Tag Archives: nutrition

Fruit and Liquid Sugar

Liquid sugar, such as in sodas, energy drinks and sports drinks, is the leading single source of added sugar in the American diet, representing 36% of the added sugar we consume.

Research suggests that our bodies process liquid sugar differently than sugar in foods, especially those containing fiber.

Scientists argue that when you eat an apple (for example), you may be getting as many as 18 grams of sugar, but the sugar is “packaged” with about one-fifth of our daily requirement of fiber. Because it takes our bodies a long time to digest that fiber, the apple’s sugar is slowly released into our blood stream, giving us a sustained source of energy.

But when we drink the same amount of sugar in sugary drinks, it doesn’t include that fiber. As a result, the journey from liquid sugar to blood sugar happens quickly, delivering more sugar to the body’s vital organs than they can handle. Over time, that can overload the pancreas and liver, leading to serious diseases like diabetes, heart disease and liver disease.

Watch the full video with UC Davis nutritional biologist, Dr. Kimber Stanhope:

Is Sugar in Fruit Different Than Sugar in Soda?

Sugar. Everyone loves a sweet treat, but sugar has found its way into savory foods like pasta sauce and bread. On average, Americans eat nearly 66 pounds of added sugar per person per year. It’s easy to exceed the daily recommended sugar intake when a 12 oz soda has about 11 teaspoons of added sugar.  But what about the sugar in fruit?  Should people be worried about how much fruit they’re eating? Kimber Stanhope, a Nutritional biologist at UC Davis, walks us through the science.

Sugar doesn’t just add to our waistlines, it is linked to chronic conditions like heart disease and diabetes. There is also growing scientific consensus that one of the most common types of sugar, fructose (found in high-fructose corn syrup and table sugar) can be toxic to the liver, just like alcohol.

Is fruit juice better for you than soda?   

Dr. Stanhope gets asked this a lot. The short answer is that no one really knows for sure.

“…it drives me crazy that I don’t know the answer for sure. I have not found any studies in the scientific literature that have actually compared the consumption of a sugar-sweetened beverage to a fruit juice-sweetened beverage for more than one day. So we’re going to do a 2-week study…one group will be getting fruit juice (orange juice), the other group will get a sucrose-sweetened beverage. And I think it’s very important that this study gets done because there are many scientists out there that have made the assumption that fruit juice is just as bad as sucrose [because they’ve taken out the fiber in fruit], and they might be right, but I don’t know. There is evidence in the literature, epidemiological studies, that suggest that fruit juice is protective compared to a sugar-sweetened beverage, and there is also a couple of studies that suggest they’re just as bad. We need to know.”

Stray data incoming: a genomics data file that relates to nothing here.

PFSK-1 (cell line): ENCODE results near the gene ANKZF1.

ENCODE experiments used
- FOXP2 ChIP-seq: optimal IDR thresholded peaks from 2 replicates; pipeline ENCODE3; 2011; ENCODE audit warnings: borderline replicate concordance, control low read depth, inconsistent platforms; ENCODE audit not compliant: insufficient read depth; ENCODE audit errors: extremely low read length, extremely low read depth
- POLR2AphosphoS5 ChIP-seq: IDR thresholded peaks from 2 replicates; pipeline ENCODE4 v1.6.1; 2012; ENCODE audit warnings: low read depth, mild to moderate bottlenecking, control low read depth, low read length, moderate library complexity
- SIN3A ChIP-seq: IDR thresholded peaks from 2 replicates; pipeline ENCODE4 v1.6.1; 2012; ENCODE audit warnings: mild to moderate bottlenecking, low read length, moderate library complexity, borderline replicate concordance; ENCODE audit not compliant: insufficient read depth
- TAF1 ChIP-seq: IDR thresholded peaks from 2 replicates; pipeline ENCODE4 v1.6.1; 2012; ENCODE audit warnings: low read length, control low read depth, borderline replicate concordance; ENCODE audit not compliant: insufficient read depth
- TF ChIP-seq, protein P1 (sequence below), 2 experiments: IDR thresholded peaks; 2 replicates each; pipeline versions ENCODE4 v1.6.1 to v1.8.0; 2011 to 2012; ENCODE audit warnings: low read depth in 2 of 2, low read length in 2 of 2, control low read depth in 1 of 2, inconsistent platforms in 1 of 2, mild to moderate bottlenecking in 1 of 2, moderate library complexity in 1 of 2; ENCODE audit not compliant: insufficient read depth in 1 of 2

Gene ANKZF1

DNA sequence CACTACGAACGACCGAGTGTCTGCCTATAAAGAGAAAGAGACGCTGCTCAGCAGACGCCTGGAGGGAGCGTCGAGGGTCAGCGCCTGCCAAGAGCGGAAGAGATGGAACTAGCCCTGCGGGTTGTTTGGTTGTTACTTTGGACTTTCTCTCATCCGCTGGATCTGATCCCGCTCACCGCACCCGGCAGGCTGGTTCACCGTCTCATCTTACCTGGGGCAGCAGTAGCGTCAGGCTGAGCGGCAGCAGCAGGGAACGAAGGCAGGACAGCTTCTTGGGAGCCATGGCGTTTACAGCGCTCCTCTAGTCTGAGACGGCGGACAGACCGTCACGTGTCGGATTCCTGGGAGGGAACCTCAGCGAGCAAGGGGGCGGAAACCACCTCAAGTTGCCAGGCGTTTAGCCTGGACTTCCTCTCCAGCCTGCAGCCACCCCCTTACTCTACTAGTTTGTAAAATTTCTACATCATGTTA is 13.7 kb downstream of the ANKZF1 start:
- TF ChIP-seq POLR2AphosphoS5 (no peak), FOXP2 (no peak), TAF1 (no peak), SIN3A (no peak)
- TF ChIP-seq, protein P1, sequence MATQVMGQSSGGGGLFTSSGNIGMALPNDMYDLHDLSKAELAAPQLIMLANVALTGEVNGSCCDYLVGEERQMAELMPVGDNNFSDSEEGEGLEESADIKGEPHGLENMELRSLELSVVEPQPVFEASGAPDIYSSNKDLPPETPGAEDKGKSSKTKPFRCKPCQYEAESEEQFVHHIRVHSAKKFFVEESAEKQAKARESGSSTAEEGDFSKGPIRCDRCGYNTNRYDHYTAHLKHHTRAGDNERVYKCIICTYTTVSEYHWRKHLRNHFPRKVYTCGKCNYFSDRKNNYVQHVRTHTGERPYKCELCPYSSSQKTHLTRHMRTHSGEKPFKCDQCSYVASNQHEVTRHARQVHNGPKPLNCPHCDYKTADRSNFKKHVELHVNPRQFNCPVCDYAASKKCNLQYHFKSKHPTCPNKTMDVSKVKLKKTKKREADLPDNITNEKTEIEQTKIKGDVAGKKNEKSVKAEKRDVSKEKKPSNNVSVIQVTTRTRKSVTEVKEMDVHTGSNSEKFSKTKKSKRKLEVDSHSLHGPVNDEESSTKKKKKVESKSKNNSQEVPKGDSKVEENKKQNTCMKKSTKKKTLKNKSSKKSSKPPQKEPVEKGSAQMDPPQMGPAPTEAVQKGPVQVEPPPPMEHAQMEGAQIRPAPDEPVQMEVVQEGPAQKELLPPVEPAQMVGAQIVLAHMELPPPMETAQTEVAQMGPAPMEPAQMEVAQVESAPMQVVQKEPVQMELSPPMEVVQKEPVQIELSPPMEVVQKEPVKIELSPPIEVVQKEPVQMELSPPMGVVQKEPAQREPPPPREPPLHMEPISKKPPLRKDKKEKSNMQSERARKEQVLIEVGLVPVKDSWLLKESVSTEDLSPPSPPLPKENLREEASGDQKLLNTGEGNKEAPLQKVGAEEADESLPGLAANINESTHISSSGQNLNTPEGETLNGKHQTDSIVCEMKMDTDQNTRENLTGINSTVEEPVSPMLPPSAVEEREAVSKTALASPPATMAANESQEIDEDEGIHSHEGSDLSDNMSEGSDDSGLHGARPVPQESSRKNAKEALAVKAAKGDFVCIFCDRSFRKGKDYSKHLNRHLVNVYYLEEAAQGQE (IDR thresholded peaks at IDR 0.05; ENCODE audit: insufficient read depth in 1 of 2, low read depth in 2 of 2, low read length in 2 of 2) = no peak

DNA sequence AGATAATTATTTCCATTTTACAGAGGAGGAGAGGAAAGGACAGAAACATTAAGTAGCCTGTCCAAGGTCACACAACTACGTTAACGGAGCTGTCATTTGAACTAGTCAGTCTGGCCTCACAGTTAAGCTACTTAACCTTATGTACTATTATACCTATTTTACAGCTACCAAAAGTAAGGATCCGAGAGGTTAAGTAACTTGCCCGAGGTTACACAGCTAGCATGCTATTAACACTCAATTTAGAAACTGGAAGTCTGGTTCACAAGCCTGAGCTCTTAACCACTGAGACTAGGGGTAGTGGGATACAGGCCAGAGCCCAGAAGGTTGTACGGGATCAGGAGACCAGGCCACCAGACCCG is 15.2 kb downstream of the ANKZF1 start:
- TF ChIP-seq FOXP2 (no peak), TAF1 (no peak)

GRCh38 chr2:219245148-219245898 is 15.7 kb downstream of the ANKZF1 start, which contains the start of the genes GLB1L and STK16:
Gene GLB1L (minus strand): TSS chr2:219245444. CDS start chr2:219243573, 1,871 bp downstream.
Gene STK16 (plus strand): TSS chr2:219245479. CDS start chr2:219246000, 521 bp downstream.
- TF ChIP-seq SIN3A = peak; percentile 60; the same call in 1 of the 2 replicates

Stanhope points out that the answer may even differ for each type of fruit juice (grapefruit juice, apple juice, orange juice, etc.).  She hopes to study the question in more detail once the preliminary results come in.

More information at sugarscience.org

Fake olive oil? To get the benefits of olive oil, it’s got to be fresh

Olive Oil - Olive Oyl

The Mediterranean diet has become a darling of medical researchers.  It’s known for its veggies and grains, limited amounts of meat, and a good helping of olive oil.

Researchers believe that olive oil is the key to the superior health benefits of the Mediterranean diet.

“The health benefits of olive oil are 99% related to the presence of the phenolic compounds, not the oil itself,” explains Nasir Malik, a researcher at the U.S. Department of Agriculture. [1]

Polyphenols decrease heart disease risk factors by lowering blood pressure and cholesterol, reducing blood clotting and improving the health of artery linings. They also reduce cancer risk by lowering inflammation and cellular proliferation. They even reduce microbial activity and infections.

Sounds great, right? But here’s the catch…

When tested, polyphenols were surprisingly low in most commercially available olive oils.

It turns out that 69% of the “extra-virgin” olive oil imported into the U.S. has been shown to be substandard, according to a study out of UC Davis.

Often, the oil is just too old. It’s shipped from place to place before it’s imported and usually isn’t stored well.  By the time it arrives in the U.S., Many of the heart-health compounds have degraded and fizzled out.

Here’s what to look for:

  • Harvest date on the label: The bottle should have a “harvest date” instead of a “sell by” label. The olives should be harvested within the past year.
  • The container: Buy olive oil in a container that protects it from the light (dark glass or tin).
  • The taste & smell: If the oil stings the back of your throat a little that tells you the beneficial polyphenols really are there. High-quality olive oil is pungent and often described as “grassy” or “peppery.”

The brands that failed to meet the extra virgin olive oil standards, according to this study: Bertolli, Carapelli, Colavita, Star, Pompeian. [2]

The real deal: California Olive Ranch, Cobram Estate, Lucini. (Kirkland Organic, Lucero (Ascolano), McEvoy Ranch Organic are also noted by Eat Grown Local.)